Thursday, May 18, 2006

Photosensitive dermatitis from bleaching creams

My friend, David Elpern MD, a dermatologist from Williamstown, USA sent this note to me.

"NY Times
May 14, 2006

A Vision of Pale Beauty Carries Risks for Asia's Women


MAKHAM KHU, Thailand - Neighbors gawk and children yell, "Ghost!" The manager of the restaurant where Panya Boonchun worked simply told her she was fired.
The cream that she applied to her face and neck was supposed to transform her into a white-skinned beauty, the kind she saw in women's magazines and on television.
But the illegally produced lotion she bought in a store near this village in southeastern Thailand turned her skin into a patchwork of albino pink and dark brown. Doctors say her condition may be irreversible.
"I never look in the mirror anymore," she said, sobbing during an interview.
Whiter skin is being aggressively marketed across Asia, with vast selections of skin-whitening creams on supermarket and pharmacy shelves testament to an industry that has flourished over the past decade. In Hong Kong, Malaysia, the Philippines, South Korea and Taiwan, 4 of every 10 women use a whitening cream, a survey by Synovate, a market research company, found."

And it so happened the same morning I saw a 33-year-old man who had been applying a bleaching cream from Southern Thailand for his melasma. After several weeks of application, He noticed pigmentary changes on his face which was dusky brownish tinge on the forehead, cheeks and chin. It has now spread to the neck as well. Past one week, he noticed skin eruptions appearing on the forearms as well. He was otherwise well and has no fever or polyarthralgia.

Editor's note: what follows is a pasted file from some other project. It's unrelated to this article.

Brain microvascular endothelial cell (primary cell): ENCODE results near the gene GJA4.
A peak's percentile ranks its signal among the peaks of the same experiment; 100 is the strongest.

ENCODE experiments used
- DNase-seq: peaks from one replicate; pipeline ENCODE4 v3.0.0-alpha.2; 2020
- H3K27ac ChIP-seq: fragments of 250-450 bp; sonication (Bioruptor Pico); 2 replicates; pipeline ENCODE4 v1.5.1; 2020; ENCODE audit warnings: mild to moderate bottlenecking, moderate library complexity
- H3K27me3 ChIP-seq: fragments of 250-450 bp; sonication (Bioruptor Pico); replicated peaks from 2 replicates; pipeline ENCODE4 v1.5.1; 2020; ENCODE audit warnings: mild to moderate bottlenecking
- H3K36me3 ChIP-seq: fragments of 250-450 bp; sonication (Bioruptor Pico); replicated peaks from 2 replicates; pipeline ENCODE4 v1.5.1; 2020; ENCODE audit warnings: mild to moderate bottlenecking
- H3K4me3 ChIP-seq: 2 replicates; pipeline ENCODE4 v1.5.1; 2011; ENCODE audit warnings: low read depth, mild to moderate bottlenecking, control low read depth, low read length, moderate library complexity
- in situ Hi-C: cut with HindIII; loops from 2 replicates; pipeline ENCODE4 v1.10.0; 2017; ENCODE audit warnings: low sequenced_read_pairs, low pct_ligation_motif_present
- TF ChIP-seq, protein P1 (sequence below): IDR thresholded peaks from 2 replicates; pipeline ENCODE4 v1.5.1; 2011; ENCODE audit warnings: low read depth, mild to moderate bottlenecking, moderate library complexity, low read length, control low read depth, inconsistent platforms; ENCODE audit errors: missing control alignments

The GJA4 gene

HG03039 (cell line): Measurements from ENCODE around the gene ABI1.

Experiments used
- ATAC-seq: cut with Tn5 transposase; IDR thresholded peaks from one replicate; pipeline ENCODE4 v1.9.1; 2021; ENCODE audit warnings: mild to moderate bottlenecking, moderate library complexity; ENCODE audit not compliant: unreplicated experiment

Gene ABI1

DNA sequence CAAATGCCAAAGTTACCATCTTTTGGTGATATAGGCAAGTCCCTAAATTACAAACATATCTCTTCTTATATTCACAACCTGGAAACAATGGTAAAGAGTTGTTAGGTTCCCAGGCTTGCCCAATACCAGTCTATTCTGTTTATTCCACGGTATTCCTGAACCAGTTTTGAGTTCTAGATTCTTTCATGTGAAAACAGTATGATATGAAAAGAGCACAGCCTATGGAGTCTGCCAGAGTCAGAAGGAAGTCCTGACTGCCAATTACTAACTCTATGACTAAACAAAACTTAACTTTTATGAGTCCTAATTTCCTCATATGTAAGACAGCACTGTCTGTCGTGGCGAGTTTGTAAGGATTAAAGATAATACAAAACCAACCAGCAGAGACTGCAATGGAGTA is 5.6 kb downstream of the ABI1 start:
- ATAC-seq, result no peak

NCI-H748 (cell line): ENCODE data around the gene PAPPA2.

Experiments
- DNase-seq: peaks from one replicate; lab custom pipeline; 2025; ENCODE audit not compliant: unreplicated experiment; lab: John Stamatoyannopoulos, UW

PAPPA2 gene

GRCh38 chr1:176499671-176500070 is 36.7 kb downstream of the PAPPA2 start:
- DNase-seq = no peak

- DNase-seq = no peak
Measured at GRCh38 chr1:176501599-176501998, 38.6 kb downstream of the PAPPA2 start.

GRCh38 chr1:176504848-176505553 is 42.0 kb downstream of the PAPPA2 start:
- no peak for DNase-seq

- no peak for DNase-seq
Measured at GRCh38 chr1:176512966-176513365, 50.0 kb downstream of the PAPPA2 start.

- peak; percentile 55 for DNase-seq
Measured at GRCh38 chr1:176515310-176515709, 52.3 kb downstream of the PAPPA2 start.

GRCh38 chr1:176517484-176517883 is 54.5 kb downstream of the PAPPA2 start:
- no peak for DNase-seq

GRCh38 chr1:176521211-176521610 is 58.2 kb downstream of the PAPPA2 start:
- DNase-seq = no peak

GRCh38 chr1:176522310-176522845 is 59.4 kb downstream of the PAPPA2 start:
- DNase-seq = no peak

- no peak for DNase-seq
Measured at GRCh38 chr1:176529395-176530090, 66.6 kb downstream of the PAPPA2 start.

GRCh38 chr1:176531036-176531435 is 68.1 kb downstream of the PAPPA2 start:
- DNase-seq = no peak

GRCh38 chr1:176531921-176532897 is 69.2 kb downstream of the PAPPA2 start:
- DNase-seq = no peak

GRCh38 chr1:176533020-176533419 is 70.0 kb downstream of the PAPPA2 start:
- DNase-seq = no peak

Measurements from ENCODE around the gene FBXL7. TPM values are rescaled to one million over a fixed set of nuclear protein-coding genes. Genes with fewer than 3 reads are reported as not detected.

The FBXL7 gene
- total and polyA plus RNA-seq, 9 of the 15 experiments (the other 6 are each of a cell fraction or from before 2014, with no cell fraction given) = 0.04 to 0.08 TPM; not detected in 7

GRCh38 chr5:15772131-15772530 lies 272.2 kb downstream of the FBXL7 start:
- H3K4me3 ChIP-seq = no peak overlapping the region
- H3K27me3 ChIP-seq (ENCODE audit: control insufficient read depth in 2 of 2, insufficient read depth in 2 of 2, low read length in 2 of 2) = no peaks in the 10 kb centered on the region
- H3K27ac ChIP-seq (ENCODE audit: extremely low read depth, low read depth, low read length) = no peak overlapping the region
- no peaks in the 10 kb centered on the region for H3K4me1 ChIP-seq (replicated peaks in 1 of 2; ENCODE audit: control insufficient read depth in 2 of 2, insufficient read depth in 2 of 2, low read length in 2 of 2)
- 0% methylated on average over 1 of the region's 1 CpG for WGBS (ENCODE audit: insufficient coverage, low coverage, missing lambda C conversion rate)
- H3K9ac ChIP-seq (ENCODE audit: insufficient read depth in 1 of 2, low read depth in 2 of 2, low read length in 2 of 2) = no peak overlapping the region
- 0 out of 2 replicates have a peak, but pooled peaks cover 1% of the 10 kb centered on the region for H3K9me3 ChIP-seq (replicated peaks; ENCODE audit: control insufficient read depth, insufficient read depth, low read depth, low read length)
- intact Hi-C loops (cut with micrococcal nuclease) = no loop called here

His medication history included OTC garlic pills and fish oil. He is however a heavy drinker.

Examination of the skin showed diffuse dusky erythematous to brownish macules on the patient's ears, face and neck. The eruptions somehow spares the nose. Eczematous eruptions were noted on the forearms bilaterally. There were no hepatosplenomegaly. There were no sclerodactyly changes on the fingers.

My first impression was could this be the "southern thailand bleaching creams ghostly onchronosis due to high concentration hydroquinone cream??

Investigations done showed normal blood counts and blood biochemistry. ANA serology was negative.

I suspect this is some form of photosensitive dermatitis. Porphyria cutanea tarda runs thro my mind as a differential as he is heavy drinker but his LFTs were normal. I have never seen this before.

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